I would suggest reshaping the meat, and possibly adding a few more ingredients and making meatballs in the water cooker. You could probably make a decent sauce in that cooker too.

I'll admit that my gut instinct was "build a fire outside and put a frying pan on that", though. And I'm a peaceful vegetarian.


When you fry you get all kinds of "goodness" that you won't get from microwaving; caramelizing and texture, for example. I'm certain somebody will post a Wikipedia link to the real word I'm looking for. I hate to recommend this, but you might want to look for a frozen hamburger product that's designed to be microwaved.

  • 7
    The Maillard Reaction is probably what you're thinking of. Mar 30, 2011 at 14:36
  • 2
    Bing, bing, bing. Give the tall one a prize.
    – user194
    Mar 30, 2011 at 14:40
  • 1
    I'll take the full set of Global knives, Bob. Mar 30, 2011 at 14:44

I did see an episode of Man vs. Food a while back that featured a burger joint that steamed its burgers along with a hefty chunk of cheese - but you'd have to experiment a lot to get decent results. As Uncle Brad says, you wouldn't get a nice browning on the burgers, because microwaves work by heating the water content of the food.


Yes - cooking hamburgers in a microwave is possible.

Tonight I made some using 3 minutes on high (1100W), with 1 min flips (i.e. flip three times). I used a rotating microwave with a plastic dish and no fancy stuff. (There was a bit of juice in the dish afterwards.) Leave the dish alone for a minute or so after cooking as it'll be really hot. The patties shrink a little so make them flatter than you require.


It actually helps if you hollow the inside of the burger out and put your cheese and peppers/onions and a little bread crumbs to suck up and keep the flavor/juice from running out. It also hastens the cooking due to the added moisture residing in the middle. It makes for good even heating.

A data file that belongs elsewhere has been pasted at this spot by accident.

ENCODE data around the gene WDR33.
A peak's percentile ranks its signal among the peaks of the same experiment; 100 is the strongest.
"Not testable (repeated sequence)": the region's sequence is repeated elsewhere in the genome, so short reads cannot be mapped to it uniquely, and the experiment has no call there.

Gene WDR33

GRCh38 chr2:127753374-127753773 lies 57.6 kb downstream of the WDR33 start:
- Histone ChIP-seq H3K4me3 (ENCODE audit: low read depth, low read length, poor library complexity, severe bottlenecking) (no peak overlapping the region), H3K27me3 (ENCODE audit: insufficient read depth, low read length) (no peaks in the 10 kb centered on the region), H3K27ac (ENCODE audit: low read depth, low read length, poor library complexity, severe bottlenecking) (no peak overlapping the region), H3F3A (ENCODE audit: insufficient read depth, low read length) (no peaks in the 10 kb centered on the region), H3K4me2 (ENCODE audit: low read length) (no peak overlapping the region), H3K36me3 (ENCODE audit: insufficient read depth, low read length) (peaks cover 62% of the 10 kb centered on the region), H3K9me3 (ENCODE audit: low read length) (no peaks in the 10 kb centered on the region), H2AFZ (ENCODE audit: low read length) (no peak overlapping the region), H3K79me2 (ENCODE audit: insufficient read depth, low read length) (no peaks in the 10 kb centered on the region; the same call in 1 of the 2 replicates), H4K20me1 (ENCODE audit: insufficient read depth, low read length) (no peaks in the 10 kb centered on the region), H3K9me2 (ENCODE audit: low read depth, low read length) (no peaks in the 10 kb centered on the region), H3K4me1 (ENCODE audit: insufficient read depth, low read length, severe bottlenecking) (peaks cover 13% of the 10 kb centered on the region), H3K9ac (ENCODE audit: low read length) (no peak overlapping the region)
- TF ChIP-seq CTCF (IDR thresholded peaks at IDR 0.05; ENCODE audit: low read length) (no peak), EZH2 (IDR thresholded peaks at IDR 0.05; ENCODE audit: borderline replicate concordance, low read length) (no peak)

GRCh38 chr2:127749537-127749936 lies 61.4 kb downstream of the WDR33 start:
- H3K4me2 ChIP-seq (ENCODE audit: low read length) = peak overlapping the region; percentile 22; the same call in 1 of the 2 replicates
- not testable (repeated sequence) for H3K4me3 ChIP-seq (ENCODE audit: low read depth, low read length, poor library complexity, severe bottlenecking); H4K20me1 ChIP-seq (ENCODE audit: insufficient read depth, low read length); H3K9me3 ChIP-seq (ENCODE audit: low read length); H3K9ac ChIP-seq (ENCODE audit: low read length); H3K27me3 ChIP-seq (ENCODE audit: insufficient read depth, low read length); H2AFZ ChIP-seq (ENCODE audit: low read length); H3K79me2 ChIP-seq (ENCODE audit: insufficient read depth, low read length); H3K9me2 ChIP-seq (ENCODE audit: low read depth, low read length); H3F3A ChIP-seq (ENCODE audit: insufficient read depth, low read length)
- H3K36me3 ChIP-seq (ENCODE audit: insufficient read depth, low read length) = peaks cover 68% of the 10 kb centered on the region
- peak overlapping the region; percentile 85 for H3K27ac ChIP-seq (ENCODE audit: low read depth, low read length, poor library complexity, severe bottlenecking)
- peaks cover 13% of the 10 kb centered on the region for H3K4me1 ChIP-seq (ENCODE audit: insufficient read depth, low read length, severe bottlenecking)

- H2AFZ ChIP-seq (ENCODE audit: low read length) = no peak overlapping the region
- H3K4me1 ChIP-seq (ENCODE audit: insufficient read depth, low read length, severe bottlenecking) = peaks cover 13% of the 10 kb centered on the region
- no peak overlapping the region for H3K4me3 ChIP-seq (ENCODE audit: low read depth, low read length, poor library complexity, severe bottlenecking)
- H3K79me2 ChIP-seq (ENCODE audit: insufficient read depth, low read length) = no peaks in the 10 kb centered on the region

Steak is also very easy to cook in the microwave, however you need to make sure all your red meats are 36F and below when keeping cold or 155F and above for heat for your health. Without an option, the microwave can still "with a bit of imagination" provide many good meals and lessen cooking times.

Just remember that the moisture content you cook off is also the majority of the flavor of your meat. Try instead of salt, soy sauce! It sounds peculiar but I use soy sauce instead of salt for everything. It adds additional moistness to your meat and just tastes so much better then plain old salt. That said don't use soy sauce for sweets (durr)!

Hope you have some spices the microwave oven can be exciting and pleasantly surprising if used correctly.

  • Welcome to Seasoned Advice! Indention doesn't work here... it was turning them into code blocks, so I've removed them. There's also no need to treat answers like comments on a message board. We discourage "signatures" and overly-chatty text.
    – Catija
    Mar 15, 2016 at 21:31

I microwaved a 1/4 lb hamburger for 4 minutes in 14 oz of chicken broth and let stand for 1 min. Not bad.

  • 1
    Welcome to Seasoned Advice, Anna! I've never heard of cooking a hamburger in chicken broth. Can you explain a little more about how you did it? For example: was it just totally raw hamburger meat in a bowl of broth, and did the chicken broth come to a boil, etc.? It sounds interesting!
    – ElmerCat
    Feb 4, 2016 at 4:40

I put a 1 pound (450 g) patty, fresh, not frozen, in a deep glass dish (perhaps you could call it a "casserole") which I precoated with a bit of olive oil, nuked on high for 3 minutes. It still looked a bit too bloody for me, so I gave it 2 more minutes. Then I lifted it out of the liquid in the bottom that had cooked out, let it drip a moment, then set it on a folded paper towel on a plate. Let it cool a bit and put it between whole wheat bread. It's delicious. Next time, I'll try 4 minutes. The bread crumbs in the middle idea is interesting, but I don't like to handle ground meat any more than absolutely necessary. Working it, reforming it, kneading it, anything like that, seems to adversely affect the texture.


I just put one frozen 1/4lb Costco Kirkland patty between two paper plates and nuked it 4 minutes. Put it between two pieces of onion miners bread (Ralphs) added miracle whip, tomatoes and seasoning and it was great. Wife is away first time in 50 years. I am home surviving. I lived in the brush in War time so I will survive lol


Cover it with waxed paper or plastic wrap. Also, the burger will continue to cook for 1 minute or so after the microwave is done, so keep that in mind to avoid overcooking.

  • This will likely worsen the undesirable effects, or even create a fire and/or health hazard. Jan 3, 2017 at 9:25
  • Done this plenty of times. Wax and paper are natural and wax paper doesn't catch fire in microwaves. Try it!
    – levis501
    Jan 7, 2017 at 9:54
  • Oil does absorb microwave energy very well (and get plenty hot), so I wasn't certain about wax especially once it melts... Jan 9, 2017 at 9:01